I’ve been invited to write on the Web Africa blog on a monthly basis and this is my first post. Over the course of the next several months I’m going to write a series of blog posts on Google Analytics. Too many people who own websites aren’t aware of the power that Google Analytics holds and I hope that through this series of posts you’ll learn something useful.
As a start, the first thing we need to look at is what Google Analytics is, some background information, what it can do for you and what basic features are available.
In its simplest form, Google Analytics is Google’s solution to web analytics or website visitor statistics monitoring. The best part is that Google offer the software for free and it’s incredibly easy to set up.
In Spring of 2005, Google acquired Urchin and in November 2006 the first version of Google Analytics as we know it was released. Google Analytics has been developed by Google ever since and we currently sit at version 5.
Website publishers across the globe use Google Analytics for a number of reasons:
- Understanding where the visitors to your website are coming from.
- Being able to track trends and patterns of your website visitors.
- Analysing which inbound marketing tactics are performing best
- The ability to integrate it with Google AdWords for better measuring of campaigns.
- Visualising core metrics.
The Google Analytics interface consists of 5 Standard Reports that are further broken down into various sections. These 5 reports are as follows:
Real-time reporting is a powerful report that physically shows you what your website visitors are doing. This includes things such as how many people are currently viewing your website, where these visitors arrived from, what words they searched for in Google and how long they’ve been on your website. Two more advanced real-time features are that of Events and Conversions, both of which are in beta release and will no doubt be built on over the months to provide us with even more insight.
The Audience Report is probably the most well known report in the suite. This report provides you information such as how many visitors have been to your website, how many page views you have received, the visitor duration and the bounce rate. These are very much the most basic and core statistics that a website owner would want to know. The report is broken down into a number of sections that include:
- Demographics – The languages and locations your visitors speak and come from.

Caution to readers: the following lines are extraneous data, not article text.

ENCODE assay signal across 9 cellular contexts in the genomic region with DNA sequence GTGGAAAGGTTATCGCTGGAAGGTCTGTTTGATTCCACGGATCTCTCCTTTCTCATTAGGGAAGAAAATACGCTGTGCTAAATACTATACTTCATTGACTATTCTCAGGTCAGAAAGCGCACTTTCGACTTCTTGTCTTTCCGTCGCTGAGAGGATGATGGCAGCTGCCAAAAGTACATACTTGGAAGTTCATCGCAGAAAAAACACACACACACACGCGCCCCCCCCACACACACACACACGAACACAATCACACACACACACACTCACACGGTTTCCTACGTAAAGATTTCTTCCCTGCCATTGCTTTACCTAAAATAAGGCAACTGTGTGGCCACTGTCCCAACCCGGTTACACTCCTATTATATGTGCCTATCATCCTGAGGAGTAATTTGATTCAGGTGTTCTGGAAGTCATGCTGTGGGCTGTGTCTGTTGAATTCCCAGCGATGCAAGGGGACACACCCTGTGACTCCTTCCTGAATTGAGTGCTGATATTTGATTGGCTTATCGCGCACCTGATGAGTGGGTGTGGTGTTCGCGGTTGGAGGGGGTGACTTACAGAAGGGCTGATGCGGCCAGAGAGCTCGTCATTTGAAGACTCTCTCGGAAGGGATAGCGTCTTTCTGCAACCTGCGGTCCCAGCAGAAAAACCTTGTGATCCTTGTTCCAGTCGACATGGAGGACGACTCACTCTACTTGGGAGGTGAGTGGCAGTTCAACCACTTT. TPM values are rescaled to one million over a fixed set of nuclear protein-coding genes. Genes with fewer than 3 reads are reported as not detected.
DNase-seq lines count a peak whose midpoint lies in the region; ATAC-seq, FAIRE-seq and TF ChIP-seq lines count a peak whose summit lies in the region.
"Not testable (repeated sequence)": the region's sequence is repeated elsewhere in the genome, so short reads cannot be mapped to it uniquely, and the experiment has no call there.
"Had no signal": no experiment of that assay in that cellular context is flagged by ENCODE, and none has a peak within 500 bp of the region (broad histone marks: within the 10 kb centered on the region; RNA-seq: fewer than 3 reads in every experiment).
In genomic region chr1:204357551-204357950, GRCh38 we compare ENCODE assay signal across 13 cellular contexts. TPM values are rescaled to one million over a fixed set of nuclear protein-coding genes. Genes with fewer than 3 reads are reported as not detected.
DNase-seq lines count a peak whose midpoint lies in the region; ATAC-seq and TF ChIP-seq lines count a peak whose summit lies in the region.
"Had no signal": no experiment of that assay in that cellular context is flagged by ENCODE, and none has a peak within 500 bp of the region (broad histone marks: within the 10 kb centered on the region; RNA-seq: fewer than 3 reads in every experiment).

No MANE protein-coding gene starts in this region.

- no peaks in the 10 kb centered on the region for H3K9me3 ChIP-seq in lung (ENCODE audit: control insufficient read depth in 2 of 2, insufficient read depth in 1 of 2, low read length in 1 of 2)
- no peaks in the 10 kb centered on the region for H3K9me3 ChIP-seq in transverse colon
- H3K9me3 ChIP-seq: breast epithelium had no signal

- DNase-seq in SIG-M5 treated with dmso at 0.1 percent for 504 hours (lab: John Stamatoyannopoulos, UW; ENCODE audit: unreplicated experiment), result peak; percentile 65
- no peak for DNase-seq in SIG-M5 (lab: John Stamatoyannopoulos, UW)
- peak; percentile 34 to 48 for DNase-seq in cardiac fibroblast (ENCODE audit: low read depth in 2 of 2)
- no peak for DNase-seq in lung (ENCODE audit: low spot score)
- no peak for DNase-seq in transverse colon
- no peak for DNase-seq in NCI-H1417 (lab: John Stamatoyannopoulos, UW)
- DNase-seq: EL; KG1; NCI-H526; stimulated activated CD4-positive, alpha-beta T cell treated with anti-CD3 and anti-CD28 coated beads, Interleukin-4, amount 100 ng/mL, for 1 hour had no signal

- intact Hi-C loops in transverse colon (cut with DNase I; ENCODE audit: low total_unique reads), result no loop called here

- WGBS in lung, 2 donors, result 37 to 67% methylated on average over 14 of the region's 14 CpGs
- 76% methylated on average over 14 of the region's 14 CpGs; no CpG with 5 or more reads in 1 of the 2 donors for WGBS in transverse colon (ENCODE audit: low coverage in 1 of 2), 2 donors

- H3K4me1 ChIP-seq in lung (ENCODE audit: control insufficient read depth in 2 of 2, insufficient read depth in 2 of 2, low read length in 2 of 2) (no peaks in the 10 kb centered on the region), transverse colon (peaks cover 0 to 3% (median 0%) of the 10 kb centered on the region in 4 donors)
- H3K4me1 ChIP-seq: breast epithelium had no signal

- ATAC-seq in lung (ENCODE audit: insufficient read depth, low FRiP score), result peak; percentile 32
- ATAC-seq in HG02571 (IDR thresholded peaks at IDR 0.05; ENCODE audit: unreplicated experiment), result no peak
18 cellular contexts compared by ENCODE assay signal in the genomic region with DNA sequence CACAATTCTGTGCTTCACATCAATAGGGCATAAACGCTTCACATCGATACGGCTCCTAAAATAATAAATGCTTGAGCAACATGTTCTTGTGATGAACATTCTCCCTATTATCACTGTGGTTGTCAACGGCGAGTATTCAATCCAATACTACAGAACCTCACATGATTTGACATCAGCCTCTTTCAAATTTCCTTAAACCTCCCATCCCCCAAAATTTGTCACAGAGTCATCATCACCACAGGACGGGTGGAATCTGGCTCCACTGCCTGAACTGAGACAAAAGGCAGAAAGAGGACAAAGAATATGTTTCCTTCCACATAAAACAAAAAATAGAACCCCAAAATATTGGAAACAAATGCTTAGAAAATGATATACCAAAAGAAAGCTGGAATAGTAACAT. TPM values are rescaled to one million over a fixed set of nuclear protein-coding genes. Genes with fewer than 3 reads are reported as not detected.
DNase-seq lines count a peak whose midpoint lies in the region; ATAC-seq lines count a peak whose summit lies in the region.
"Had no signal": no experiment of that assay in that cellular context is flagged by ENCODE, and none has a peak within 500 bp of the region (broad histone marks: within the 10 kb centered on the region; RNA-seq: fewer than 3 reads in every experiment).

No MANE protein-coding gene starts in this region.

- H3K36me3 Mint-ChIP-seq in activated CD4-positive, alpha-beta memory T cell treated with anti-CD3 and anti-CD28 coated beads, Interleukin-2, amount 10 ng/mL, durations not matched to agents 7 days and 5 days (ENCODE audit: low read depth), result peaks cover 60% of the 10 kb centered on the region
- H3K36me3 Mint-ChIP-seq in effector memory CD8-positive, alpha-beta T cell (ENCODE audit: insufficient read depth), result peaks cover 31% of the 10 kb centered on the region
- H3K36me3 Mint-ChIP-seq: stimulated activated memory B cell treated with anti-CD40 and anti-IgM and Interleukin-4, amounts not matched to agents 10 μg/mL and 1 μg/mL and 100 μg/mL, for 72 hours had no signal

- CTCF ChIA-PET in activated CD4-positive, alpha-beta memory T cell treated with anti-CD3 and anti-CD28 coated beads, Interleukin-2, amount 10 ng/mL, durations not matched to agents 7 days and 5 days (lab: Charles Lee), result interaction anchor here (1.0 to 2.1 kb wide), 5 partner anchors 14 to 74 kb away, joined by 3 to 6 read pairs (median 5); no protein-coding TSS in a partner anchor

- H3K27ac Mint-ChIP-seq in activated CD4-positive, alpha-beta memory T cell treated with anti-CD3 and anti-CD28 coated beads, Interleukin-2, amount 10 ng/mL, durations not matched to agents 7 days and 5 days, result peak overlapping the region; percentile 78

- Behaviour – Are your visitors new or returning, how often are they returning and what level engagement do you receive from them.
- Technology – What browsers, operating systems and service providers do your visitors use.
- Mobile – Are your visitors using mobile devices and if so what devices are they using.
There are a few other features available at face value, but these you can explore by yourself. The Visitors Flow report is quite interesting and useful.
Traffic Sources Report
Another useful and common requirement for website owners is knowing where visitors to their website are coming from. Fortunately Google Analytics has a very comprehensive reporting system around this which offers a great deal of insight, such as:
- How many people are coming directly to the website.
- What websites are pointing visitors to your website.
- What percentage of the visitors arrived from search engines and what words did they search for.
- What percentage of the visitors arrived from paid campaigns and which adverts did they click on.
These 4 points are outlined in their simplest form, the actual reports go into far more detail and it is worth dedicating time toward understanding these reports.
Google has also expanded this section to include insight into various Search Engine Optimisation related matters, social media reporting and a Cost Analysis feature that is currently in beta release.
The Content Report section of Google Analytics has experienced a number of updates over the years and now offers incredible insight into how your content is performing on your website. Search Engine Optimisation revolves strongly around the creation of content and this is more than likely a strong motivator for Google to ensure that this report is of the highest quality. The report consists of a large number of features:
- Which pages on the website are visited the most.
- How many times are the various pages on the website visited.
- Which pages do visitors leave the website from.
- How long does it take the website and its pages to load.
- Various speed suggestions to assist in speeding up your website.
- Heat-mapping on your website to determine where visitors are clicking.
Further features include site search, event tracking, AdSense insight and an Experiments section. The basic features as outlined above are usually perfect for the novice user, but advanced users will want to explore the further offered features.
Argubly the most important report for any website owner who makes use of a website to sell a service or product. Conversions (or goals) are used to track completed actions by users such as making a purchase, filling out a form of downloading a document. Conversions allow you to extract useful information on your visitors who have either become an actual customer or are close to becoming on.
The report is somewhat more advanced than the previous 4 reports and deserves a whole blog post for itself. In a future post I will discuss the creation of destination, duration, page views per visit and event goals, and how they are the most important aspect of your website marketing.
As you can tell, this is an incredibly powerful piece of free software that should find its way onto most websites and offers nothing more than pure benefit to the website owner.
Next time we’ll look at signing up for Google Analytics, setting up account properties and installing the ever important tracking code.
Until then, Cheers!